The lethal combination of money, power and sex are age-old recipes for failure. Nearly every fall from grace, be it individual or organisational, can be traced to their mad pursuit. Yet, history repeats itself repeatedly. From the corporate world to the world of politics and sports, human nature keeps on displaying its amazing ability to destroy those very foundational bases on which they launched their platform of growth and progress. From Tiger Woods to Shashi Tharoor and from IPL to Toyota, the sad story of individuals and organisations indulging in negligence, deception and arrogance, leading to their disgrace and downfall, keeps on reminding us that unbound success is perhaps more dangerous than limited failure.

Sustainable success is based on the basic principles of hard work and an honest pursuit of worthy goals. Tiger Woods was perhaps the classic example of this path to progress. With total perseverance and persistence, he did the undoable. Golf being for the rich, for the white and for the famous saw in Tiger a new hero who was neither white nor rich and famous, but through sheer hard work and single-minded focus he became a symbol of genuine success. This image of disciplined behaviour was what brought him the billion-dollar sponsorship deals from Nike, Gillette, Rolex and many more. As they say, the true test of a person’s character comes on two occasions: one when he is successful and the other when he is a failure. People without the foundational strength of character find it very difficult not to become slaves to their ego. They get so used to living an image that they forget who they really are. The Tiger image has now become more sheepish with story after story of his less than mortal flings with every woman in sight. With his image cracked, he is losing billions in sponsorship despite his PR team’s carefully crafted re-branding effort of the repentant family man and the rejuvenated sportsman.

Another type of star personality comprises those who use their urbane sophistication to climb the political and organisational ladder. These are people who apparently have a smooth demeanour, wonderful communication abilities and seemingly charming personalities. Shashi Tharoor, the Indian junior minister, fits this bill very well. Having worked for most of his career for the UN, he has perfected the art of saying the politically correct thing, yet committing a morally corrupt action with equal ease. At the UN he had climbed to the level of being an under-secretary-general of Kofi Annan and, at one time, was tipped to take over the secretary general’s role. However, his involvement in a sexual harassment case and the oil-for-food Iraq misappropriation led to the end of his career at the UN. Similarly, his tenure as a junior minister has been riddled with question marks. The recent scandal on his IPL commission dealings on money and favours to his girlfriend are familiar stories for those who have known about his chequered past.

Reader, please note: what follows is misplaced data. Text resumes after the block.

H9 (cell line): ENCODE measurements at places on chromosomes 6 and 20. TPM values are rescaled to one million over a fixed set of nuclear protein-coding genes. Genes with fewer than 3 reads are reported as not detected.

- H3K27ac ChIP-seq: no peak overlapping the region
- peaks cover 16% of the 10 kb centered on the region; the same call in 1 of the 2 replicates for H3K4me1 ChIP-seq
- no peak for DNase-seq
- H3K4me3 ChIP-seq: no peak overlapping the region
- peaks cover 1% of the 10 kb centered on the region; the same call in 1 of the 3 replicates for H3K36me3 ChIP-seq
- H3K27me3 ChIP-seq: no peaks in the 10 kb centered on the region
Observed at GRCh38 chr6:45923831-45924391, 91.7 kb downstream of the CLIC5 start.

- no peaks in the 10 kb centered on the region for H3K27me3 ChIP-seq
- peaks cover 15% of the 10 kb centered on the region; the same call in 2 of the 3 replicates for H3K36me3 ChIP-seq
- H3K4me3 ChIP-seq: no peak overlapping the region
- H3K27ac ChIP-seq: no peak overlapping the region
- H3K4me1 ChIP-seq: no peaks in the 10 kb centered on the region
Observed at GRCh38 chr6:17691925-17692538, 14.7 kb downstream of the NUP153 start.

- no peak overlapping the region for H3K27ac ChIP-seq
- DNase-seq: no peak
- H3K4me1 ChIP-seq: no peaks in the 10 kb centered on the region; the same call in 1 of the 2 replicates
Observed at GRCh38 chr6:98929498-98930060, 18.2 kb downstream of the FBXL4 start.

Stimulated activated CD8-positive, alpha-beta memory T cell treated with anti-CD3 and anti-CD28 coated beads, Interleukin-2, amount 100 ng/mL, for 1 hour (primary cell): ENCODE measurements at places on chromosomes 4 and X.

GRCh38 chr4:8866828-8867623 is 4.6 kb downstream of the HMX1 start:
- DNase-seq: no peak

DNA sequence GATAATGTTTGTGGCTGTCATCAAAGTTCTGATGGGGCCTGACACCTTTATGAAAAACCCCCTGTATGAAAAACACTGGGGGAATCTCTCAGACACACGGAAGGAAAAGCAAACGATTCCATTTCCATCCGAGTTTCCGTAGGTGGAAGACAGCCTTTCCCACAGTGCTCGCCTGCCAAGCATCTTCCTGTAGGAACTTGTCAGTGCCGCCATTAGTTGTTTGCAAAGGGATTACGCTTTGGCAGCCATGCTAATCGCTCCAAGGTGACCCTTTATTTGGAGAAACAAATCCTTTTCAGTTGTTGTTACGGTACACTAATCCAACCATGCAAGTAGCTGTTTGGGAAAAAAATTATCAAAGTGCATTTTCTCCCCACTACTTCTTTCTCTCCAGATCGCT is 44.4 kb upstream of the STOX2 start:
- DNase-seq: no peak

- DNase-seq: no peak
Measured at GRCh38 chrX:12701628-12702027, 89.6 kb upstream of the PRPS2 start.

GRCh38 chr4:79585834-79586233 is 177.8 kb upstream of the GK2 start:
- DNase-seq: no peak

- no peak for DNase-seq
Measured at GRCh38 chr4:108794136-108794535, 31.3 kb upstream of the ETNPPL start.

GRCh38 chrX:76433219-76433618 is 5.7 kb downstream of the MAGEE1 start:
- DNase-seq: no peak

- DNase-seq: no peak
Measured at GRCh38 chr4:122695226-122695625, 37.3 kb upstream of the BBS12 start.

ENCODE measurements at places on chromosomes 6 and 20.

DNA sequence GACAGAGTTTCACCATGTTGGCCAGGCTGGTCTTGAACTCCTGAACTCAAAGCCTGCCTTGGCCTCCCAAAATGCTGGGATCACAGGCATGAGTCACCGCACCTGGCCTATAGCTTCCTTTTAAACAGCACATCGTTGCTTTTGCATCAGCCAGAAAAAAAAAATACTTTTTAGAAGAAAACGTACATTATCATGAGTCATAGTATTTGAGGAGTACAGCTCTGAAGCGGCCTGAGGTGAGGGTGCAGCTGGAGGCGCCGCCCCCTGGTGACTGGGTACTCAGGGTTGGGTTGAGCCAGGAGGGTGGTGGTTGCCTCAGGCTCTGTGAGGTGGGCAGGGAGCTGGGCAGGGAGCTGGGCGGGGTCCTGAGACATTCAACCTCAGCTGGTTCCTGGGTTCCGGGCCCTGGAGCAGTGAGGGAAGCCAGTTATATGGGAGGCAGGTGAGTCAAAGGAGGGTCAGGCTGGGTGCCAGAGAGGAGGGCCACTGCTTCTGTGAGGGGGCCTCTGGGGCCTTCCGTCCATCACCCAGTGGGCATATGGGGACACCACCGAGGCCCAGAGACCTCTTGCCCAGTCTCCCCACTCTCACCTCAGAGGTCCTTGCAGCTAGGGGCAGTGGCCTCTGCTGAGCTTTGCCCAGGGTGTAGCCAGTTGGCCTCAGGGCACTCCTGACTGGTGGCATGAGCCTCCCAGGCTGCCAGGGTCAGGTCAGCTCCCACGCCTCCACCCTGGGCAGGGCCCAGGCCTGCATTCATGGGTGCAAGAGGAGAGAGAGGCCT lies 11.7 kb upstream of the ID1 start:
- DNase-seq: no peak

IPL was expanding its range by bidding for new teams for the next year’s tournament. Kochi was one of two successful bidders to expand the immensely successful IPL to 10 city-based teams. Shashi Tharoor was dragged into a public spat when Lalit Modi, the IPL commissioner, revealed details of the Kochi franchise ownership via his Twitter account, saying a girlfriend of Tharoor had been given equity without paying for it. Tharoor had earlier been accused of receiving a hidden stake in the team. Meanwhile, Lalit Modi himself had been accused of trying to derail the Kochi group so that another group of bidders could take its place. Finally, the uproar was too much and Shashi Tharoor resigned, ending perhaps his last chance to make it big. With intelligence and charm oozing all over him, it is his lack of character and principles that have repeatedly brought about his downfall.

Similarly, organisations can only sustain themselves if their foundations based on principles and values are strong. Organisations without a true purpose, mission and values are always in danger of losing their way in their fanatical obsession for more and more growth and profits. IPL, with its spectacular rise, had become a global model of money spinning, star power and sheer entertainment. Organisations that experience fame and fortune with such lightning speed become so used to propelling growth that they develop this blind belief that their size and glamour will save them from any adverse reaction. IPL’s own blazing pace has burned its image.